Sanskrit quote nr. 31 (Maha-subhashita-samgraha)

Sanskrit text:

अकलङ्को दृढः शुद्धः परिवारी गुणान्वितः ।
सद्वंशो हृदयग्राही खङ्गः सुसदृशस्तव ॥

akalaṅko dṛḍhaḥ śuddhaḥ parivārī guṇānvitaḥ |
sadvaṃśo hṛdayagrāhī khaṅgaḥ susadṛśastava ||

⏒⏒⏒⏒¦⏑⎼⎼⏒¦¦⏒⏒⏒⏒¦⏑⎼⏑⏒¦¦
⏒⏒⏒⏒¦⏑⎼⎼⏒¦¦⏒⏒⏒⏒¦⏑⎼⏑⏒¦¦

Meter name: Śloka; Type: pathyā (‘normal’); 8 syllables per quarter (pāda).

Primary English translation:

“Your sword befits you like your noble family—they who are free from stain, firm, pure, protecting, and of good merits and pleasing to the mind (reaching the enemy’s heart).”

(translation by A. A. Ramanathan)

Index

  1. Introduction
  2. Glossary of terms
  3. Analysis of Sanskrit grammar
  4. Sources
  5. Authorship
  6. About the Mahāsubhāṣitasaṃgraha

Presented above is a Sanskrit aphorism, also known as a subhāṣita, which is at the very least, a literary piece of art. This page provides critical research material such as an anlaysis on the poetic meter used, an English translation, a glossary explaining technical terms, and a list of resources including print editions and digital links.

Glossary of Sanskrit terms

Note: Consider this as an approximate extraction of glossary words based on an experimental segmentation of the Sanskrit verse. Some could be superfluous while some might not be mentioned.

Akalanka (akalaṅka, अकलङ्क): defined in 3 categories.
Dridha (drdha, dṛḍha, दृढ): defined in 4 categories.
Shuddha (suddha, śuddha, शुद्ध): defined in 11 categories.
Var (vār, वार्): defined in 2 categories.
Vari (vāri, वारि, vārī, वारी): defined in 6 categories.
Gunanvita (guṇānvita, गुणान्वित): defined in 1 categories.
Sadvamsha (sadvamsa, sadvaṃśa, सद्वंश): defined in 1 categories.
Hridayagrahin (hrdayagrahin, hṛdayagrāhin, हृदयग्राहिन्): defined in 1 categories.
Khanj (khañj, खञ्ज्): defined in 1 categories.
Ga (ग): defined in 4 categories.
Yushmad (yusmad, yuṣmad, युष्मद्): defined in 3 categories.

Defined according to the following glossaries/dictionaries: Sanskrit, Theravada (major branch of Buddhism), Marathi, Purana, Natyashastra (theatrics and dramaturgy), Pali, Vyakarana (Sanskrit grammar), Shaivism (Shaiva philosophy), Dharmashastra (religious law), Mahayana (major branch of Buddhism), India history, Hinduism, Ayurveda (science of life), Chandas (prosody, study of Sanskrit metres)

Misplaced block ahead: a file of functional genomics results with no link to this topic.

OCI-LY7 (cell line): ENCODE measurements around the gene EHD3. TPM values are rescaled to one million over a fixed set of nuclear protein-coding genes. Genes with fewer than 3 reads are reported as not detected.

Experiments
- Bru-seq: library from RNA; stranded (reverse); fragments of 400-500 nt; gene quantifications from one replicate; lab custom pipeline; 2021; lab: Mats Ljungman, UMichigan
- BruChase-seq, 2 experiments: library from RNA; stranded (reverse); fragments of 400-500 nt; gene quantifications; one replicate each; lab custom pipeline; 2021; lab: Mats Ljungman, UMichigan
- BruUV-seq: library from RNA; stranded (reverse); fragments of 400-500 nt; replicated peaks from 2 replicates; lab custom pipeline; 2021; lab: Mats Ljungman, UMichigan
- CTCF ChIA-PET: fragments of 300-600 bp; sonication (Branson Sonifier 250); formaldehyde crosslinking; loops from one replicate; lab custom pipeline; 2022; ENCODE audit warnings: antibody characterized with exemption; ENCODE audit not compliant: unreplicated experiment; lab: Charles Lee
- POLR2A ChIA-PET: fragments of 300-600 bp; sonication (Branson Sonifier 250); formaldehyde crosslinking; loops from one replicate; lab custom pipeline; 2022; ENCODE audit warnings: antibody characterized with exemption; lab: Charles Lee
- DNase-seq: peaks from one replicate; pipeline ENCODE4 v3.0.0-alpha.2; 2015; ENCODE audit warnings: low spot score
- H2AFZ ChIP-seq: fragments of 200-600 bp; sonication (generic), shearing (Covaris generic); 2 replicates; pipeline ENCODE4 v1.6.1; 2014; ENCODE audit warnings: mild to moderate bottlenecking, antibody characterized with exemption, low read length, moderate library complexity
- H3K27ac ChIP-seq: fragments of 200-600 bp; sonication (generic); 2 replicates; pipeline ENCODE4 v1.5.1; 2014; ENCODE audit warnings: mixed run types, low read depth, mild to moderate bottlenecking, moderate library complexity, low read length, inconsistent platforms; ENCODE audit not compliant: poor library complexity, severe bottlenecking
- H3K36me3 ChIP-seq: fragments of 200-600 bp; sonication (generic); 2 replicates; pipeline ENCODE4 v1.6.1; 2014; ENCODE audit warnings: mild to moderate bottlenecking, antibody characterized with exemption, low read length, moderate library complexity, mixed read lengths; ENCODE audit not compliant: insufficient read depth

Analysis of Sanskrit grammar

Note: this is an experimental feature and only shows the first possible analysis of the Sanskrit verse. If the system was successful in segmenting the sentence, you will see of which words it is made up of, generally consisting of Nouns, Pronouns, Verbs, Participles and Indeclinables. Click on the link to show all possible derivations of the word.

  • Line 1: “akalaṅko dṛḍhaḥ śuddhaḥ parivārī guṇānvitaḥ”
  • akalaṅko* -
  • akalaṅka (noun, masculine); (1 der.)
    akalaṅkaḥ (nominative single)
  • dṛḍhaḥ -
  • dṛḍha (noun, masculine); (1 der.)
    dṛḍhaḥ (nominative single)
  • śuddhaḥ -
  • śuddha (noun, masculine); (1 der.)
    śuddhaḥ (nominative single)
    śudh -> śuddha (participle, masculine); (2 der.)
    śuddhaḥ (nominative single), from √śudh (class 1 verb)
    śuddhaḥ (nominative single), from √śudh (class 4 verb)
  • pari -
  • pari (indeclinable adverb); (1 der.)
    (indeclinable adverb)
    pari (indeclinable); (1 der.)
    (indeclinable)
  • vārī -
  • vārī (noun, feminine); (2 der.)
    (compound)
    vārī (nominative single)
    vār (noun, neuter); (3 der.)
    vārī (nominative dual)
    vārī (vocative dual)
    vārī (accusative dual)
    vāri (noun, feminine); (3 der.)
    vārī (nominative dual)
    vārī (vocative dual)
    vārī (accusative dual)
  • guṇānvitaḥ -
  • guṇānvita (noun, masculine); (1 der.)
    guṇānvitaḥ (nominative single)
  • Line 2: “sadvaṃśo hṛdayagrāhī khaṅgaḥ susadṛśastava”
  • sadvaṃśo* -
  • sadvaṃśa (noun, masculine); (1 der.)
    sadvaṃśaḥ (nominative single)
  • hṛdayagrāhī -
  • hṛdayagrāhin (noun, masculine); (1 der.)
    hṛdayagrāhī (nominative single)
  • khaṅ -
  • kham (indeclinable); (1 der.)
    (indeclinable)
    khañj (noun, masculine); (4 der.)
    khaṅ (compound)
    khaṅ (adverb)
    khaṅ (nominative single)
    khaṅ (vocative single)
    khañj (noun, neuter); (5 der.)
    khaṅ (compound)
    khaṅ (adverb)
    khaṅ (nominative single)
    khaṅ (vocative single)
    khaṅ (accusative single)
  • gaḥ -
  • ga (noun, masculine); (1 der.)
    gaḥ (nominative single)
  • susadṛśas -
  • susadṛśa (noun, masculine); (1 der.)
    susadṛśaḥ (nominative single)
  • tava -
  • yuṣmad (pronoun, none); (1 der.)
    tava (genitive single)

Sources

This quote is contained within the following Sanskrit literary sources:

Subhāṣitāvalī 2471: This is a compilation of Collection of 3527 subhāṣita verses authored by 360 poets. The book was compiled by Vallabhadeva in 1417-67 A.D..
More info

Authorship

Vallabhadeva (15th century) is the compiler of the Subhāṣitāvalī, into which he included this quote.

About the Mahāsubhāṣitasaṃgraha

This quote is included within the Mahāsubhāṣitasaṃgraha (महासुभाषितसंग्रह, maha-subhashita-samgraha / subhasita-sangraha), which is a compendium of Sanskrit aphorisms (subhāṣita), collected from various sources. Subhāṣita is a genre of Sanskrit literature, exposing the vast and rich cultural heritage of ancient India.

It has serial number 31 and can be found on page 6. (read on archive.org)

Sanskrit is the oldest living language and bears testimony to the intellectual past of ancient India. Three major religions (Hinduism, Buddhism, Jainism) share this language, which is used for many of their holy books. Besides religious manuscripts, much of India’s ancient culture has been preserved in Sanskrit, covering topics such as Architecture, Music, Botany, Surgery, Ethics, Philosophy, Dance and much more.

< Back to list with quotes